According to Article 140 of the constitution, the territorial disputes between Baghdad and Erbil was set to be settled by the end of 2007, but the Iraqi government never implemented this article. For Barzani, the nonimplementation of the Iraqi Constitution is one of the main reasons he wants to hold a referendum Sept. 25 in the Kurdistan Region and the contested areas. However, there are many challenges that may eventually keep the referendum from happening on the scheduled date, especially in the disputed territories.
Barzani’s referendum decision was preceded by a vote of the Kirkuk Provincial Council (KPC) April 4 to hold a referendum to decide the future administration of the province. However, many of the Arab and Turkmen members of the KPC boycotted the vote altogether. The KPC’s vote came after a call March 14 by Kirkuk Gov. Najmiddin Karim to raise the Kurdistan flag over the government buildings in Kirkuk province. But the Iraqi Turkmen Front opposed this move and filed a case against the acting head of the KPC, Rebwar Talabani, in Baghdad. By the same token, the Arabs and Turkmens of the disputed territories are expected to boycott the upcoming referendum and ask Iraq’s supreme court to declare that holding a unilateral referendum in the disputed territories is illegal. If these measures fail, they may eventually resort to violence. Nationally, Baghdad is not happy about the planned referendum either.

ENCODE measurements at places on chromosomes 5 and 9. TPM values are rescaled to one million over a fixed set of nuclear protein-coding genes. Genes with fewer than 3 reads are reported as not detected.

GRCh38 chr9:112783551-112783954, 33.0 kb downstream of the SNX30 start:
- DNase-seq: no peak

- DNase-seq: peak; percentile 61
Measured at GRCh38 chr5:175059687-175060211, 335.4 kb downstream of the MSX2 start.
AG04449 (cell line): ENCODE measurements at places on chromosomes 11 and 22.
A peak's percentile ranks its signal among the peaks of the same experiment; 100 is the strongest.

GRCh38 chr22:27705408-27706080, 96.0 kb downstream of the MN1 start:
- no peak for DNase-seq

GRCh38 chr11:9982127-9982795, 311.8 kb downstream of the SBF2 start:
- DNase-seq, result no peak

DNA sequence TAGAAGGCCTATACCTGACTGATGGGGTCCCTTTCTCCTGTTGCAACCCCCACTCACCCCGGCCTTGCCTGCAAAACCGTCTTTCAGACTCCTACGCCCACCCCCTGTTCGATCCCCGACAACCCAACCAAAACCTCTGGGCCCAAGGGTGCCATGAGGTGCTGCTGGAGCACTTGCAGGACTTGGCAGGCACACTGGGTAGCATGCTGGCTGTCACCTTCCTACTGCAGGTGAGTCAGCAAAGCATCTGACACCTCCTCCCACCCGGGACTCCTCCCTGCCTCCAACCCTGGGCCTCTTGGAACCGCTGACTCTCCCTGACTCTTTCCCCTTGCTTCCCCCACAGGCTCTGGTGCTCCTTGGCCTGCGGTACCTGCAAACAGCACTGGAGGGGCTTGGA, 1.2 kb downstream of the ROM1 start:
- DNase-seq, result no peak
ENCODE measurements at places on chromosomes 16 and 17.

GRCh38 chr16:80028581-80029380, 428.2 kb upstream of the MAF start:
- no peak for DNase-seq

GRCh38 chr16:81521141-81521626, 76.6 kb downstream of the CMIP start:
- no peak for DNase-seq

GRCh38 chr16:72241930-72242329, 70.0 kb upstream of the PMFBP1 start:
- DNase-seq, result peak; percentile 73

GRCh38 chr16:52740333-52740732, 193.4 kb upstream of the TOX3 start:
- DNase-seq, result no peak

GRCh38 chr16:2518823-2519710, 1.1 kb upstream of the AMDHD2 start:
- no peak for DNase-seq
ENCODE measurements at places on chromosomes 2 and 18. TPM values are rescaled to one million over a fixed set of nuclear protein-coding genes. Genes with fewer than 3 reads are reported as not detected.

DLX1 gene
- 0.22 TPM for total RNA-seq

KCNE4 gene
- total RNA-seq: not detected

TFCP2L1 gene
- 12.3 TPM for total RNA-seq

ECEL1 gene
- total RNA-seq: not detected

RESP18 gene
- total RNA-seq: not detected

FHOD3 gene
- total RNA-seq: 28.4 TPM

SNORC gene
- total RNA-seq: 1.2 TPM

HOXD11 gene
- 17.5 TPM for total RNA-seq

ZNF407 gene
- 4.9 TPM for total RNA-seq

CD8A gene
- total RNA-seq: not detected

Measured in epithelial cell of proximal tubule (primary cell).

It's interesting, can you write about this topic and not know ARTICLE 140?

Because it doesn't appear AL-MONITOR understands ARTICLE 140 at all.

Article 140 of Iraq's Constitution is rather straightforward on oil-rich Kirkuk:

The responsibility placed upon the executive branch of the Iraqi Transitional Government stipulated in Article 58 of the Transitional Administrative Law shall extend and continue to the executive authority elected in accordance with this Constitution, provided that it accomplishes completely (normalization and census and concludes with a referendum in Kirkuk and other disputed territories to determine the will of their citizens), by a date not to exceed the 31st of December 2007.   

Are writers for AL-MONITOR illiterate?

ARTICLE 140 calls for a census and a referendum.

It was always to be settled by a referendum.

This isn't a Barzani creation.  It's the Iraqi Constitution.

There's also a 'lightness' about AL-MONITOR's writing on this that needs to stop immediately.

Newsflash: Iraq's supposed to have held provincial elections already this year.

They have kicked it back.

And there's a good chance that, before September arrives, they'll try to do it again.

Elections are not held when you're ready -- they're to be held as defined by law.

Hayder al-Abadi is in violation of the law at present.

Treating this as a non-story is appalling.

September 25th is when the referendum is supposed to be held -- as noted in the article.  Not noted in the article?  That's also when the provincial elections are now supposed to take place.

That needs to be noted repeatedly.

Isaiah's THE WORLD TODAY JUST NUTS "Little White Devil" went up last night as did new content at THIRD:

iraq iraq iraq iraq iraq Iraq

Sunday, July 30, 2017